Comcast is abandoning course on a throttling system first deployed in 2008 as a means to deter heavy internet users from beyond their account data allotment.

As reflected in a June 11, 2018 update to our Xfinity Internet Broadband Disclosures, the bottleneck administration system that was initially deployed in 2008 has been deactivated. As our arrangement technologies and usage of the arrangement abide to evolve, we assets the right to apparatus a new congestion-management system if all-important in the achievement of reasonable arrangement administration and in order to advance a good broadband Internet access account acquaintance for our barter and will accommodate updates here as well as other locations if a new system is implemented.

After the Electronic Frontier Foundation caught the aggregation throttling BitTorrent cartage in 2007, Comcast acted bound to deploy a system to ensure some level of neutrality in managing arrangement activity. Instead of throttling specific apps, Comcast would now burke all users who exceeded their account data cap, behindhand of usage.

This system has been “essentially abeyant for more than a year,” according to a recent account by the company. And now, it’s a thing of the past.

But hold the applause: the aggregation still imposes data caps with hefty overage fees in 27 states, claiming it limits chump data usage “based on a assumption of fairness.”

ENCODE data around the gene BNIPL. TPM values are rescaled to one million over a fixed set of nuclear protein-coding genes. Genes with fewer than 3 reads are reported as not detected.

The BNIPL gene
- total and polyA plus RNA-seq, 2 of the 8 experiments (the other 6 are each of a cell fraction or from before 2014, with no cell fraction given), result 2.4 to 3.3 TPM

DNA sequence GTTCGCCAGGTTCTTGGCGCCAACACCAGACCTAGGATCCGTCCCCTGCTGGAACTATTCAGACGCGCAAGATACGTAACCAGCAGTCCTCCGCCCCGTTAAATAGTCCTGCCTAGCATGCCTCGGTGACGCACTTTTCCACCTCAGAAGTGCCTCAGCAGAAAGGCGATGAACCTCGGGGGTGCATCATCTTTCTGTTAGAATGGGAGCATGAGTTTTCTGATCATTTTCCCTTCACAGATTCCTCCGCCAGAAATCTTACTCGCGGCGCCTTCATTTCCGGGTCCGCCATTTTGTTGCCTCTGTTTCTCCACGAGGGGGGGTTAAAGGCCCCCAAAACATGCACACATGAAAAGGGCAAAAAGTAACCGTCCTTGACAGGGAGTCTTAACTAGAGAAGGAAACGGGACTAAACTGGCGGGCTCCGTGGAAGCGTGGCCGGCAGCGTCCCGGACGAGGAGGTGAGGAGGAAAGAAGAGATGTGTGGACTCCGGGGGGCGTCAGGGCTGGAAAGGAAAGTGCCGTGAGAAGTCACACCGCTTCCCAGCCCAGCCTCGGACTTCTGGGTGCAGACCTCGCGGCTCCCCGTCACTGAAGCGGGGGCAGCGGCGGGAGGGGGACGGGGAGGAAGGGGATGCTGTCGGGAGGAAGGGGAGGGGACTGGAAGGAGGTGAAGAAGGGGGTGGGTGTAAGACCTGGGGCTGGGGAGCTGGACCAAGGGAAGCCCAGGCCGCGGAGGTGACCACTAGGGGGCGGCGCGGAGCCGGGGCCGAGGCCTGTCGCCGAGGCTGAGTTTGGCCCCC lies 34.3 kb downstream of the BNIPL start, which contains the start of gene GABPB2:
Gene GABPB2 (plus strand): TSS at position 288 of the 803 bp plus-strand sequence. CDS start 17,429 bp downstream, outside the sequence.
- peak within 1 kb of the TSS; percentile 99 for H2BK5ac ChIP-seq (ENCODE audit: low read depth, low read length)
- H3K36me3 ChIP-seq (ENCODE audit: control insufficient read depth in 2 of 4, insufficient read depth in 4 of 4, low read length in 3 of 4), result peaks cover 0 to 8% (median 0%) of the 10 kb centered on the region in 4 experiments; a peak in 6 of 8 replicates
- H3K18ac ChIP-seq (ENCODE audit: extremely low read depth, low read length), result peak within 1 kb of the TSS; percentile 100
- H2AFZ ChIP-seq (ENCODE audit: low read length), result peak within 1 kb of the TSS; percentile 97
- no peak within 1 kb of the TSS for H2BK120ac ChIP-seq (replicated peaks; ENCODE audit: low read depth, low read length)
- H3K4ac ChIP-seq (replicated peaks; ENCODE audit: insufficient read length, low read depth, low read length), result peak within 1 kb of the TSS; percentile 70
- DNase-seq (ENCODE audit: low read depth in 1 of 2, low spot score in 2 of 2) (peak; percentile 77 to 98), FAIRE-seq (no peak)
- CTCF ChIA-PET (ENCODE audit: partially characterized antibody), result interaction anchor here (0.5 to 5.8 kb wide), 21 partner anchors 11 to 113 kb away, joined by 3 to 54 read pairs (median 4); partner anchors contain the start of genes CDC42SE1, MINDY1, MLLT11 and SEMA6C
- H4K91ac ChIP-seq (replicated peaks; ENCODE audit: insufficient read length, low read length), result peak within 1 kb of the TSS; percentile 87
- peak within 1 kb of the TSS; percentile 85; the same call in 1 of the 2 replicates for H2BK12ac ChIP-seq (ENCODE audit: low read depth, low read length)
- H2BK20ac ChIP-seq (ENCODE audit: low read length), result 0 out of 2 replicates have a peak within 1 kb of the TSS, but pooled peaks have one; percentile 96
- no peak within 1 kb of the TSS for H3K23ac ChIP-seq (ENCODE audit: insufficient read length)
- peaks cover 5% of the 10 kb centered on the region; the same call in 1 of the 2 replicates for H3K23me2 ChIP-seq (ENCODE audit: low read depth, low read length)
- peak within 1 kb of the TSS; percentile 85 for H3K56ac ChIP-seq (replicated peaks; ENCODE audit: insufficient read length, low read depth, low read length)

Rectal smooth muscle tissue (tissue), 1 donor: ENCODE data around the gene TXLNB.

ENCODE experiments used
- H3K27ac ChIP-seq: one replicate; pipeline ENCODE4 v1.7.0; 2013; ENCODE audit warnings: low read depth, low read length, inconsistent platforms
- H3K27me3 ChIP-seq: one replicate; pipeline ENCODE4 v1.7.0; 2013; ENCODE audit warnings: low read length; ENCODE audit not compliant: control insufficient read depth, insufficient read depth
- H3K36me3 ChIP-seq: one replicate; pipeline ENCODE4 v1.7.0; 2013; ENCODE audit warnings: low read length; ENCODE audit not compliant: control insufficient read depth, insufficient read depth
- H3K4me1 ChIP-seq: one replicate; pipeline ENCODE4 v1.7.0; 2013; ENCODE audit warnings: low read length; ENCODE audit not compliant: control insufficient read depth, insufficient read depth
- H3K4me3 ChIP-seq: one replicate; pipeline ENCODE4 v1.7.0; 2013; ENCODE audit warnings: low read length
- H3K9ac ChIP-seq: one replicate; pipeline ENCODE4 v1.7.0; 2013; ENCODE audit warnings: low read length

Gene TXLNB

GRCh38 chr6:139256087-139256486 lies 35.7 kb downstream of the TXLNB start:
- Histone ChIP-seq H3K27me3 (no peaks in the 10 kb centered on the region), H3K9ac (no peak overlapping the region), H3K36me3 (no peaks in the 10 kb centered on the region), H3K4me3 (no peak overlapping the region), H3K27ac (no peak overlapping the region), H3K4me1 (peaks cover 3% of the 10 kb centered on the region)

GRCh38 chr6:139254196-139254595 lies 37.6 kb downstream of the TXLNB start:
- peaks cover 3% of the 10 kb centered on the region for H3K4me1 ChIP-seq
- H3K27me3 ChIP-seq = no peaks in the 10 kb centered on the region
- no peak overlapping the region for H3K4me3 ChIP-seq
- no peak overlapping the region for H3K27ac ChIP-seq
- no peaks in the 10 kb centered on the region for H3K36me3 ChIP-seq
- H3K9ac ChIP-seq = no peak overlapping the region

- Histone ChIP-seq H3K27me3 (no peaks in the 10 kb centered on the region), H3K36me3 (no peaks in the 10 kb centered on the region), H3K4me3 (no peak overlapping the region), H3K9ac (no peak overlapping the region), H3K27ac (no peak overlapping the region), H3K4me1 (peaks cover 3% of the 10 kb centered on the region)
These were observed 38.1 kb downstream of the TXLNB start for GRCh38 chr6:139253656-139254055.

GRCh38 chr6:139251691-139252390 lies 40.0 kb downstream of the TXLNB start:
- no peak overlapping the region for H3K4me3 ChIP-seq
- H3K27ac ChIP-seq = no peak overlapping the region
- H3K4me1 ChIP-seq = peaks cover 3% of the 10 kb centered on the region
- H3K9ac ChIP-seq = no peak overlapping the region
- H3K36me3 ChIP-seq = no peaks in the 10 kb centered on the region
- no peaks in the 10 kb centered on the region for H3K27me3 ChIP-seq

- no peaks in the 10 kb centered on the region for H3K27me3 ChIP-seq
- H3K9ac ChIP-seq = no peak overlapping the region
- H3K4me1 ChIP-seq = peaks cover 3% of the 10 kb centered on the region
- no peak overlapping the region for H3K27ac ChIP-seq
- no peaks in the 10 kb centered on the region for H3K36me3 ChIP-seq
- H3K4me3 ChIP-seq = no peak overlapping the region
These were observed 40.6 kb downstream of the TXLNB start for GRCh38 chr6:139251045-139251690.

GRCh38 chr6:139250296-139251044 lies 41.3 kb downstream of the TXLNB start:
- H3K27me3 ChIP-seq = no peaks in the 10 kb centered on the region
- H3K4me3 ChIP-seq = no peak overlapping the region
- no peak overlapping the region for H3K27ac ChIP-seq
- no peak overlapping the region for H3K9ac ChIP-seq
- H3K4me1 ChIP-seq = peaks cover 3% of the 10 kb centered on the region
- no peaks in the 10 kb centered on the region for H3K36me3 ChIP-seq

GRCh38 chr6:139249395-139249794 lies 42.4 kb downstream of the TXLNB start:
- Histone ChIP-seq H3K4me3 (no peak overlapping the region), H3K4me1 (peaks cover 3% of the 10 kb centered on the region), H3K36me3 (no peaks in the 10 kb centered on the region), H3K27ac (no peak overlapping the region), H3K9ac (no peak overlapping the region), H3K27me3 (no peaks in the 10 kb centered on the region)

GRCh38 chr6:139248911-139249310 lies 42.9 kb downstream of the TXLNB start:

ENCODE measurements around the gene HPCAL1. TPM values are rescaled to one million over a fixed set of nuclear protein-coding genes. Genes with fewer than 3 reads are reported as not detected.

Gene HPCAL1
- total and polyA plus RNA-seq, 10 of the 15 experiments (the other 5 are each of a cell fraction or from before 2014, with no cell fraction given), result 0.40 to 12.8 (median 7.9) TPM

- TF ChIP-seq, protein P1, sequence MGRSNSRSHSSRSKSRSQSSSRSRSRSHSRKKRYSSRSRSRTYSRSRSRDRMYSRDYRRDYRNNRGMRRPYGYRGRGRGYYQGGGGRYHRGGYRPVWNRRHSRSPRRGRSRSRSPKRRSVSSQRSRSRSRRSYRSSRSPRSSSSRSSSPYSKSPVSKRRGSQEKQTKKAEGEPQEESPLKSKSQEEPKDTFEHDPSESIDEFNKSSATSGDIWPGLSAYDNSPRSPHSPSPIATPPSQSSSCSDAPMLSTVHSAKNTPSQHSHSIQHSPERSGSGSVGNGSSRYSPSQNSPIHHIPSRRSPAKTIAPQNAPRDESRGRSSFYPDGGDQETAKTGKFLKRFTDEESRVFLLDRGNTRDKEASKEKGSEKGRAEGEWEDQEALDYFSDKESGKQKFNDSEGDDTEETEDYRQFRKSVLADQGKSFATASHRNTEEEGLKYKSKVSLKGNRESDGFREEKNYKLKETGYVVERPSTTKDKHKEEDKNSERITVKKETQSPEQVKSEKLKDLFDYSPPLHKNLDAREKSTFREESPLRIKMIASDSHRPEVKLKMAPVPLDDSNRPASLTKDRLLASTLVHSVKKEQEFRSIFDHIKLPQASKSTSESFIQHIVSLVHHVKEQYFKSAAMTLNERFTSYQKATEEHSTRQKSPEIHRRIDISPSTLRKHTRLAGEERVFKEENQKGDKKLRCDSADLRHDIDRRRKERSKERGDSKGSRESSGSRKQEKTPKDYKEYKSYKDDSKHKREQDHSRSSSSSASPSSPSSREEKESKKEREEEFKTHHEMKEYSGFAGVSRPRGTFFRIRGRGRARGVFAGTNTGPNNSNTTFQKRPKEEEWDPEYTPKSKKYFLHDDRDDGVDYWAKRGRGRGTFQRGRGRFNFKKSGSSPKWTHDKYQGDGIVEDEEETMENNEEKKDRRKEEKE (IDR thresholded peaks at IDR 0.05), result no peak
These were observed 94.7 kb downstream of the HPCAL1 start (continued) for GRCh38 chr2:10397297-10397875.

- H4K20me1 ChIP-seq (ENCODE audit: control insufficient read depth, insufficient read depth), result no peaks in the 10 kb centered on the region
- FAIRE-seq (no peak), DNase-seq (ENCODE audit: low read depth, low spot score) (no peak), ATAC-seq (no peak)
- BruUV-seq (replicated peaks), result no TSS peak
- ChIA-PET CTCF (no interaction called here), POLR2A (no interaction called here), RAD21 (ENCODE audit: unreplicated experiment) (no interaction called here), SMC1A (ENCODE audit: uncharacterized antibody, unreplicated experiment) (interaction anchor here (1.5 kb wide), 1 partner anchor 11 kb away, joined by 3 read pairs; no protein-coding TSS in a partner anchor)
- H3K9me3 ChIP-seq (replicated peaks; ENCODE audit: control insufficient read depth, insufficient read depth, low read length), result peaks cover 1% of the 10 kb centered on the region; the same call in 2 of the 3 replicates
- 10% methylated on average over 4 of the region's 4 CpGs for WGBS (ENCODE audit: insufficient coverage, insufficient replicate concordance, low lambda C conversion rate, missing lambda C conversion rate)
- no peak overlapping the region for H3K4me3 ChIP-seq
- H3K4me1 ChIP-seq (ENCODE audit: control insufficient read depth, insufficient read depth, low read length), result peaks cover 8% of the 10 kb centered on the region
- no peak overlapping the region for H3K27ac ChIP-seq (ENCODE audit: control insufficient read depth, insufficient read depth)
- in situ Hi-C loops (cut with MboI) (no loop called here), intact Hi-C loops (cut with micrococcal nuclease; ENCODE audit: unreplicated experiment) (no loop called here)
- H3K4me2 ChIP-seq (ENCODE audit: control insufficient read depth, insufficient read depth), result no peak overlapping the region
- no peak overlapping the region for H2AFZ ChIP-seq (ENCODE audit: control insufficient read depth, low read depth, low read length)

And these overage fees are no joke. Once barter exceed their one account allotment, they’re forced to pay $10 for each added 50GB, or $50 per month for absolute data.

Worse, there’s no real method of acceptance whether barter are absolutely using this data other than Comcast’s own data usage meter — which has been wrong in the past.

Our arrangement and chump accessories have acquired to a point that our old congestion-management system is no longer necessary. The system has been about abeyant for more than a year. With well over 99 percent of our Internet barter using more modern DOCSIS gateways and modems, bottleneck on alone channels is no longer an issue that needs to be managed. We took the befalling to ascertain this change while we were afterlight our other chump disclosures.

The only real takeaway here is that throttling was never annihilation more than an attempted cash grab by one of the world’s most hated companies. Comcast accepted that its arrangement can now handle all of its customers’ bandwidth needs, with room to spare, yet still accuse hefty overage fees for those who exceed data caps, even though there’s no reliable means to ensure you’re within its approximate limits.

And since Comcast has aloof the right to bring back its congestion-management system, it’s worth noting that the death of net neutrality could bring about a more heavy-handed access to accent its own services, and that of partnering companies by making it so that this cartage doesn’t count adjoin accepted data caps.

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